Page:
Subjective well-being, defined as either life satisfaction or happiness – the latter being the most fashionable topic in Google’s Ngram database (Barrington-Leigh 2022) – and its relationship with GDP per capita has attracted the interest of economists researching welfare during the last half century (Clark 2018, Balasubramanian 2019, Reis et al. 2017, Rustichini and Proto, 2014). But the subject has hardly been explored in a historical context (an exception being Hills et al. 2019). The decline of early modern Spain provides an opportunity to study it.
The modern academic debate on the decline of Spain goes back a long way (Hamilton 1938). New quantitative research shows that after a century of sustained progress, Spain experienced an economic decline from the 1570s to 1650. It recovered only gradually thereafter, and the peak per capita income of the early 1570s was not reached again until the 1820s (Prados de la Escosura et al. 2020, 2022).
How did economic decline affect people’s perception of their well-being? In a recent paper (Álvarez-Nogal and Prados de la Escosura 2023), we look at the spiritual satisfaction of those who lived in Hapsburg Spain, a religiously dominated society. We rely on an unexplored source, namely, the papal Bulls of the Crusade.
The origin of the Crusade Bull in Spain can be traced back to the indulgences and spiritual graces that the Church granted in the Middle Ages to those who risked their lives and wealth to fight in the Holy Land. In addition to some material benefits (such as consuming meat and other goods during times of the year in which the Roman Catholic Church forbade it), acquiring the bull brought more important spiritual benefits: plenary indulgencies that erased the penance for guilt after sinning, either in life or afterwards in Purgatory.
In time, these indulgences were extended to those who fought the infidels in Iberia and the Mediterranean. Those who did not fight could enjoy the same spiritual graces by paying alms to help finance the war. Although these were spiritual benefits, the management of their sale and distribution remained in the hands of the monarchy.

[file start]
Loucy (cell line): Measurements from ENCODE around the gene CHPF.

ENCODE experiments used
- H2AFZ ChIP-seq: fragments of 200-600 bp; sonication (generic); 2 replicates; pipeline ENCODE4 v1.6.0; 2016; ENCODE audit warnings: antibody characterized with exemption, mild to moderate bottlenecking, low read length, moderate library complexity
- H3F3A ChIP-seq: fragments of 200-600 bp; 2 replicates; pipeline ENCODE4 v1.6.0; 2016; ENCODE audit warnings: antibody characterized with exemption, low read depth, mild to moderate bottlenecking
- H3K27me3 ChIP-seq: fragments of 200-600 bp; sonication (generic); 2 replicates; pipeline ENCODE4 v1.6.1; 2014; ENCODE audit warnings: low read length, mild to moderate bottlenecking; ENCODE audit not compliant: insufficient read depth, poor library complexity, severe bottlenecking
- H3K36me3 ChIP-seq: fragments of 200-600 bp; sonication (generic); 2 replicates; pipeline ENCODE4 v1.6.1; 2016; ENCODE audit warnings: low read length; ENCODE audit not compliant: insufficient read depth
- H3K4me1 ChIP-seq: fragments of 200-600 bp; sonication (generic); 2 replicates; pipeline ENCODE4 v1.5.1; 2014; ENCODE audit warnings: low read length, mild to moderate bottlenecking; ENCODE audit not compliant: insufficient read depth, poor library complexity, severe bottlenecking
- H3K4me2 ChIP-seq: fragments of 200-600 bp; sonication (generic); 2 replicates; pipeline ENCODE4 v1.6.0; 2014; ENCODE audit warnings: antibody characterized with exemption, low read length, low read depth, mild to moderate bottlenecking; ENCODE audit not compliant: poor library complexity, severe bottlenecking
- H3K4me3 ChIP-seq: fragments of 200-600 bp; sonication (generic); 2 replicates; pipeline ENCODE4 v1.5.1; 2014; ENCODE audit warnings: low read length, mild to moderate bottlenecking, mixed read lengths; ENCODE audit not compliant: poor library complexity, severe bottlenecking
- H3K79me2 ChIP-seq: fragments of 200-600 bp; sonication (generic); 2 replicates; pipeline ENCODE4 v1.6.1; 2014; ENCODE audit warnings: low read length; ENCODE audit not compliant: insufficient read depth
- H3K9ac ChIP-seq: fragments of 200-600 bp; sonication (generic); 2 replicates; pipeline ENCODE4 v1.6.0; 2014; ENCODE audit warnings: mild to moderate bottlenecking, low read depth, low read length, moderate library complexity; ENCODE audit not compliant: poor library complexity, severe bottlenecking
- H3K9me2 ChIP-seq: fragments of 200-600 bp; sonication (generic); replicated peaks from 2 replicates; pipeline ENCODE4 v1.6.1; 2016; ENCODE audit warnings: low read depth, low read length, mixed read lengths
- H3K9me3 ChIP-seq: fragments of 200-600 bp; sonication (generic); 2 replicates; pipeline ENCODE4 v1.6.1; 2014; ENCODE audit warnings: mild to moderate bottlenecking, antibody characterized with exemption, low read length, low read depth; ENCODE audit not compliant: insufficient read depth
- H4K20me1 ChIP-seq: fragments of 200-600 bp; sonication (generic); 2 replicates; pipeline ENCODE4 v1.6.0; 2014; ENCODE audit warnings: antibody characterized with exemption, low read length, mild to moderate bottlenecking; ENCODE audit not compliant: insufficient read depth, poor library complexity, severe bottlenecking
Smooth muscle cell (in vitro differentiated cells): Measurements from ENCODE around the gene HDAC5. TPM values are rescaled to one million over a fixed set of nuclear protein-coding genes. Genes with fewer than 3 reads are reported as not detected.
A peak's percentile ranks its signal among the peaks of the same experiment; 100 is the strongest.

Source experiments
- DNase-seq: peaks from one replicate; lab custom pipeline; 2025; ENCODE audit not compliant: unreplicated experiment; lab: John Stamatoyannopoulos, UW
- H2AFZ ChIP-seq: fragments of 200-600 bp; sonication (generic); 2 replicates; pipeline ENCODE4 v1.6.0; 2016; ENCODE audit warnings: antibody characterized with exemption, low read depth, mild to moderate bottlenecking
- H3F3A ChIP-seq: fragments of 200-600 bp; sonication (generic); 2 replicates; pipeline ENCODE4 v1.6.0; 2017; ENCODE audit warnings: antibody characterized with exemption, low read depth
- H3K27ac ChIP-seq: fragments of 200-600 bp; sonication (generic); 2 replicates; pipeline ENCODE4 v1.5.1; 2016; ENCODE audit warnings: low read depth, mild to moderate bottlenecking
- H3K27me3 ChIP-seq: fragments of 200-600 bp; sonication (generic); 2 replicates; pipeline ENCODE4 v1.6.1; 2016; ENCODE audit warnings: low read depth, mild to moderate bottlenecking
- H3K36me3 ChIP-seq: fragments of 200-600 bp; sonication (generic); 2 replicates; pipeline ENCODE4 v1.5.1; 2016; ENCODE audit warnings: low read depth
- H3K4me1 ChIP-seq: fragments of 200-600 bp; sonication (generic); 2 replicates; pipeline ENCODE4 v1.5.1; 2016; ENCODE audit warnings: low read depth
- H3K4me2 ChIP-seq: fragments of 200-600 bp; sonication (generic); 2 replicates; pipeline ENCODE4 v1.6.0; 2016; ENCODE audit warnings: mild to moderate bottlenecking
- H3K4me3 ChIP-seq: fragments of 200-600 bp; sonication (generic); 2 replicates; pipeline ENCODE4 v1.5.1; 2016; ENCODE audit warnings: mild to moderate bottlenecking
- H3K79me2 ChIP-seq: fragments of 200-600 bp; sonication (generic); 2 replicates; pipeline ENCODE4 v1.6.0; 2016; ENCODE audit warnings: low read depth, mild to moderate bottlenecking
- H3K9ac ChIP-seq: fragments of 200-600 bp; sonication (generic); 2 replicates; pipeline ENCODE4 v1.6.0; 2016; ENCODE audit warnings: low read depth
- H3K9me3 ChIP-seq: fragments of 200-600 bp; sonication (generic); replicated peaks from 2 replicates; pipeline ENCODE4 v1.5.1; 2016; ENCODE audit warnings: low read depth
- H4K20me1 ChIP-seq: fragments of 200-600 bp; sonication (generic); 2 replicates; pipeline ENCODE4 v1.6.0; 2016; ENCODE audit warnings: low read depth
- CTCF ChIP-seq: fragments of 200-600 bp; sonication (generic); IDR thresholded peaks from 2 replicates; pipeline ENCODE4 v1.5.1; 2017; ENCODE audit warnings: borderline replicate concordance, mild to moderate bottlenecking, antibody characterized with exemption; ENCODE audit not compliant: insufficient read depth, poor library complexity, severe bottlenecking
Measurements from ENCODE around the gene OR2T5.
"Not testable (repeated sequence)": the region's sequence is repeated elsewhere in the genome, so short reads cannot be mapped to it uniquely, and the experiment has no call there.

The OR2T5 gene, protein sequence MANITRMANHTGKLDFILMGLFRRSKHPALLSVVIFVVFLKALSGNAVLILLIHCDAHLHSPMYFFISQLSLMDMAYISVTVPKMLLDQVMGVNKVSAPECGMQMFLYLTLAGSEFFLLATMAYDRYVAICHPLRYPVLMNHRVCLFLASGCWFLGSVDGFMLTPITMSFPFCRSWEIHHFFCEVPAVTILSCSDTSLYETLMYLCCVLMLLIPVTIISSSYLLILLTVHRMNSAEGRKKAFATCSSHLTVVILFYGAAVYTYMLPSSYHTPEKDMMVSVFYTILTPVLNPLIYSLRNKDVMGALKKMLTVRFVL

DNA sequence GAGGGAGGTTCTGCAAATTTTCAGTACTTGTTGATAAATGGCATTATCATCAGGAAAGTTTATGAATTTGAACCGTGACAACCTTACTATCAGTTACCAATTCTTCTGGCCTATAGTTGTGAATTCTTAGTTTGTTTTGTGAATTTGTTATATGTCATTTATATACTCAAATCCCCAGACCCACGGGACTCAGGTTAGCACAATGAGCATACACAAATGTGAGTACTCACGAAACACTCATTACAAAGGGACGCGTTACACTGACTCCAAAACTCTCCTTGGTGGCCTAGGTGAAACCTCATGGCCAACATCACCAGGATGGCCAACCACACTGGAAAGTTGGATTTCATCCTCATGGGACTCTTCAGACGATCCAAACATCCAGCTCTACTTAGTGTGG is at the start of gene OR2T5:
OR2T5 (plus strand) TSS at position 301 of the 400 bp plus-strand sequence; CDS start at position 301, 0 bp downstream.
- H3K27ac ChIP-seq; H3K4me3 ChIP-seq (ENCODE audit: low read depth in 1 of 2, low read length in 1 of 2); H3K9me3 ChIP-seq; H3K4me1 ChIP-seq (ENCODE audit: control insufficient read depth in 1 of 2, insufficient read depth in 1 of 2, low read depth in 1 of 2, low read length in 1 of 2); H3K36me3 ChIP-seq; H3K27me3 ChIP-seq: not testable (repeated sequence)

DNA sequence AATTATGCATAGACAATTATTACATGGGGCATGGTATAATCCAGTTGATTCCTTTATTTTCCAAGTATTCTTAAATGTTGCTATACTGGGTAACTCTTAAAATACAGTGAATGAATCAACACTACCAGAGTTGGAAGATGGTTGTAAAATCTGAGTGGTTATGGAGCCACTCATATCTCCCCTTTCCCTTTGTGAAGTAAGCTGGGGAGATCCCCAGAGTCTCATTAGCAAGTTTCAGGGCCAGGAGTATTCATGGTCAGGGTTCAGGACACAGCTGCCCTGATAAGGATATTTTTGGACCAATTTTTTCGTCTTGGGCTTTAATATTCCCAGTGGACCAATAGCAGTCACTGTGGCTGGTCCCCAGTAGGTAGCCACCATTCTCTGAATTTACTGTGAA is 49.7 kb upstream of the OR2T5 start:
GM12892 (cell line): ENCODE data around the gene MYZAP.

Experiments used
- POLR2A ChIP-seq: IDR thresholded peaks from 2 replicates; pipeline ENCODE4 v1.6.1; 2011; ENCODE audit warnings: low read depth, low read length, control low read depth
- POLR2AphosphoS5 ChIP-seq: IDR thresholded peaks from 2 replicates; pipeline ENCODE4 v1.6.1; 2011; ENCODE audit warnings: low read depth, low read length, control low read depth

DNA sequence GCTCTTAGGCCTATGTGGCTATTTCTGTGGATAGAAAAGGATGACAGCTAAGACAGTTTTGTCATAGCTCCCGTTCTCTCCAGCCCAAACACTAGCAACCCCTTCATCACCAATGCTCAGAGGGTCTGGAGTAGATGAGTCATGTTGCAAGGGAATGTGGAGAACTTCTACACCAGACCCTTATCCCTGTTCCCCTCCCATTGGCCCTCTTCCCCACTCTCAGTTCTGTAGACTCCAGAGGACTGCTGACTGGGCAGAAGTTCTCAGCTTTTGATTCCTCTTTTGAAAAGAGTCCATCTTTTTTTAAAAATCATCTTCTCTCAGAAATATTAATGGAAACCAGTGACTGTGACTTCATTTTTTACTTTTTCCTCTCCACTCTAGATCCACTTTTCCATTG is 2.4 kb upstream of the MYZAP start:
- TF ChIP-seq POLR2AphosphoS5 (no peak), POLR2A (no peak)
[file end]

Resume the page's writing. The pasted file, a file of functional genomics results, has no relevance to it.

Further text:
This type of concession from the Church to monarchs was widespread in Europe from the 11th century onwards, but its real boom came in the 15th century with the development of the printing press, which facilitated the sale of bulls at large scale. Printing the bulls on paper and hand-delivering a copy to each of the faithful allowed the bulls to be distributed and collected individually. The bull was personal and non-transferable because only those whose name was written on the back would enjoy these spiritual graces.
Although the Church had been selling indulgences in Spain since the 13th century, ceding part of what they collected to the Crown, the reception to the indulgences preached between 1479 and 1492 – intended to promote the conquest of Granada – aroused the monarchy’s interest in controlling this income in full. After the conquest of the Nasrid kingdom of Granada (1492), the Spanish monarchy continued to demand financial help from the Church: first to keep the Turks away from their possessions in the Mediterranean; then to stop the Berbers in North Africa; and later to eradicate the Protestant heresy in Europe. The Pope yielded to pressure and, over the course of the 16th century, ceded to the Crown part of the revenues collected in Spain.
Unlike the rest of Europe, where the sale of indulgences was suppressed by Pope Pius V (1567), the practice was consolidated in Spain. Despite widespread criticism of the Crusade Bull from the beginning of the 16th century, sparked by Martin Luther’s Ninety-five Theses (1517), all attempts to put an end to it came up against the strength and diplomatic influence exercised by Philip II in defending it. The Turkish threat, the need to form the Holy League and to pay for the subsequent Battle of Lepanto were arguments skilfully used by the King of Spain to persuade the Pope to grant the bull again. After 1574, the Crusade Bull was annually collected by the Spanish Monarchy in its territories.
The purchase of the bull was compulsory for those aged 12 and above who wanted to enjoy its benefits. Given its affordable price, practically all of them bought the bull in ‘normal’ times, so the number of bulls sold moved in line with the population.
We argue that the number of bulls sold from the relevant population, whatever drove their sale (economic hardship, social unrest, political turmoil, warfare), provided a measure of spiritual comfort and, hence, of subjective well-being in a very religious world. In Figure 1, we observe that our measure of subjective well-being deteriorated during the late 16th century and in the 1640s, but improved during the 1670s.